A British entrepreneur is crowdfunding £5 billion to build Noah’s Ark, a conservation park in South Africa for every animal on Earth. Olivia Palamountain reports

In one of the most ambitious conservation plans to-date, Noah’s Ark will be a state-of-the-art animal and ecological conservation park covering 100 sq km on the North East coast of KwaZulu Natal, South Africa.

Billed as “the largest and most ambitious conservation project in history”, the £5 billion development is the brainchild of British entrepreneur Richard Prinsloo Curson who is hoping to crowdfunded the entire project.

A source connected to the project assured MailOnline Travel that that “some extremely wealthy backers would soon be unveiled publicly”. Fancy it? Investors and philanthropists are being invited to acquire shares in the project.

Rendering of Noah's Ark, SAConstruction started in August 2020 with the support of His Majesty the King of the Zulus. The journey, from start to finish, will be filmed for a new documentary airing on Globetrotter Television, Sky channel 192, from January 11, 2021.

The development will feature a national park, the world’s biggest aquarium and geo domes with artificial environments replicating Antarctica and the Amazon rainforest, serving the same purpose as the biblical Noah’s Ark and stop Earth’s animals from being wiped out completely.

Richard Prinsloo Curson said in a statement: “The animal kingdom is at crisis point. Climate change, over-development, farming, ocean plastic, big game hunting and poaching are driving thousands of species off the face of the planet.

‘We owe it to future generations to preserve the natural world, or our children will be left fighting the horrific consequences of climate change to survive.”Rendering of Noah's Ark, SAThe mission of Noah’s Ark is to stock and then protect the animal species that have survived the “brutal and selfish actions of the human race” and “immediately populate the park with species on the endangered list and create effective breeding programmes to eliminate the likelihood of their extinction”.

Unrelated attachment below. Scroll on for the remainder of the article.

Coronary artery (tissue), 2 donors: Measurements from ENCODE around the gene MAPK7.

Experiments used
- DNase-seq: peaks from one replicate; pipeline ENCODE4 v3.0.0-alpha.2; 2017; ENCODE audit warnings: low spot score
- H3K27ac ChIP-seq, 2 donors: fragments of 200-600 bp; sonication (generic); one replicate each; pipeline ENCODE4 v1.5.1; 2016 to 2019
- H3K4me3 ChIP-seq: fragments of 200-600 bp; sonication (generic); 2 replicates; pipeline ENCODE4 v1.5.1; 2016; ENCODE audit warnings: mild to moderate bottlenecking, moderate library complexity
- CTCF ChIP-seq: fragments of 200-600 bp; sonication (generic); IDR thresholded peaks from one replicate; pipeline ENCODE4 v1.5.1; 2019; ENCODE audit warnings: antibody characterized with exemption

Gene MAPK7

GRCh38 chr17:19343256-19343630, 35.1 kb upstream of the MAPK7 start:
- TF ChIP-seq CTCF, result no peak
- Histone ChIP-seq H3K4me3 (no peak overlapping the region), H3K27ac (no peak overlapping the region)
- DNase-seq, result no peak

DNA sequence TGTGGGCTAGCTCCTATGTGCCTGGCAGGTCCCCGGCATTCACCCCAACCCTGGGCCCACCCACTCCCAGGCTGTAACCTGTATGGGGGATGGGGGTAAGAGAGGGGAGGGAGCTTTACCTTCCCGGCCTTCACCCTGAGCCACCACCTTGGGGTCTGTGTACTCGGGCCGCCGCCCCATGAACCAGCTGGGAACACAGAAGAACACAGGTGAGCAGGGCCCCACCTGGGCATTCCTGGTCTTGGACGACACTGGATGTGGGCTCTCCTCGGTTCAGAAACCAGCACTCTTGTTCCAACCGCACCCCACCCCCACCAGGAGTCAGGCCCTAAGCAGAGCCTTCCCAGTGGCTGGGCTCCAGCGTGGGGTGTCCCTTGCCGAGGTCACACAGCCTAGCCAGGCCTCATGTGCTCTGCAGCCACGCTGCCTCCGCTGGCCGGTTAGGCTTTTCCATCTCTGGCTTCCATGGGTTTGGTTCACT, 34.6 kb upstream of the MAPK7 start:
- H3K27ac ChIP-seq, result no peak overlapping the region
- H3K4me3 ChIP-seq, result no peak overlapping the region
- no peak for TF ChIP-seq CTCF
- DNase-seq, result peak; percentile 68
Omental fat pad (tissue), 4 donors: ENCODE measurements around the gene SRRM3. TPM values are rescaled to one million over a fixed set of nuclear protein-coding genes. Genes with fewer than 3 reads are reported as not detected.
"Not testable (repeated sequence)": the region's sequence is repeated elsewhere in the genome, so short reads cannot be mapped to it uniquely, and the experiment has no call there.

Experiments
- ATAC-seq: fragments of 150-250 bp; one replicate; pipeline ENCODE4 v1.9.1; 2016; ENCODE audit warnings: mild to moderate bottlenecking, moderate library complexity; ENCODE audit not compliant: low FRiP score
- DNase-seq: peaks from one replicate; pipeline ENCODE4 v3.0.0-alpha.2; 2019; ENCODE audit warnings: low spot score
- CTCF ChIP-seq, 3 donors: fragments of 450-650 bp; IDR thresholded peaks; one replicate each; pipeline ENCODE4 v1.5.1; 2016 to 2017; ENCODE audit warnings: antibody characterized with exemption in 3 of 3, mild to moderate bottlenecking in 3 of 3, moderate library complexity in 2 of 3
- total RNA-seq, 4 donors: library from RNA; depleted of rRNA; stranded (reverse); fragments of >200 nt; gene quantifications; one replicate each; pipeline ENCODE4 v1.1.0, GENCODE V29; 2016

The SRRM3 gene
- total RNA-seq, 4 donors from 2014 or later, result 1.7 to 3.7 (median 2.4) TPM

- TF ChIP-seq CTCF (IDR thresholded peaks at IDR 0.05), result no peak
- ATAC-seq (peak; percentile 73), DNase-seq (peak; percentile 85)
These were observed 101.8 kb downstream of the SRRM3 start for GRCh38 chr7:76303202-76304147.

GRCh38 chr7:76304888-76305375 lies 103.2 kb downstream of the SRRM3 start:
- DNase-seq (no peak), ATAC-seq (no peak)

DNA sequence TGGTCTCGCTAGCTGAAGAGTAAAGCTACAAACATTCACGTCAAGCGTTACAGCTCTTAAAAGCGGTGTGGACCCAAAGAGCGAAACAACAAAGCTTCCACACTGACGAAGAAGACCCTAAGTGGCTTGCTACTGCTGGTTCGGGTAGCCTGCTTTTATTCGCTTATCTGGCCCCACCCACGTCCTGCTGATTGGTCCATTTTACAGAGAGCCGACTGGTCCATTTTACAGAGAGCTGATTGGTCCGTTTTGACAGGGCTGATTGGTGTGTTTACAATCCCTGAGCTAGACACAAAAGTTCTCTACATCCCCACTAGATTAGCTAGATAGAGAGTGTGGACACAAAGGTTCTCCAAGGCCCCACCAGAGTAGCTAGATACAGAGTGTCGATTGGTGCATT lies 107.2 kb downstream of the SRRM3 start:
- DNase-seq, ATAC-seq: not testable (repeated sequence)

There will also be attempts to boost the population of endangered species until they are able to be removed from the endangered species list, as well as strategically introduce endangered species into the natural ecosystem of the park on a regular basis. (More details on the park’s manifesto can be found here.)Rendering of accomodation at Noah's Ark, SAIn 2018, the WWF (World Wildlife Fund) reported that, since 1970, humans have already wiped out 60 per cent of Earth’s animals.

Mike Barrett, executive director of science and conservation at the WWF, said: “We are sleepwalking towards the edge of a cliff. If there was a 60 per cent decline in the human population, that would be equivalent to emptying North America, South America, Africa, Europe, China and Oceania.

“That is the scale of what we have done. This is far more than just about losing the wonders of nature, desperately sad though that is. This is actually now jeopardising the future of people. Nature is not a ‘nice to have’ – it is our life-support system.”

Noah’s Ark isn’t the only extraordinarily ambitious conservation project under development. In China, renowned hotel designer Bill Bensley is creating WorldWild, a zoological resort where animals roam and humans are “caged”.

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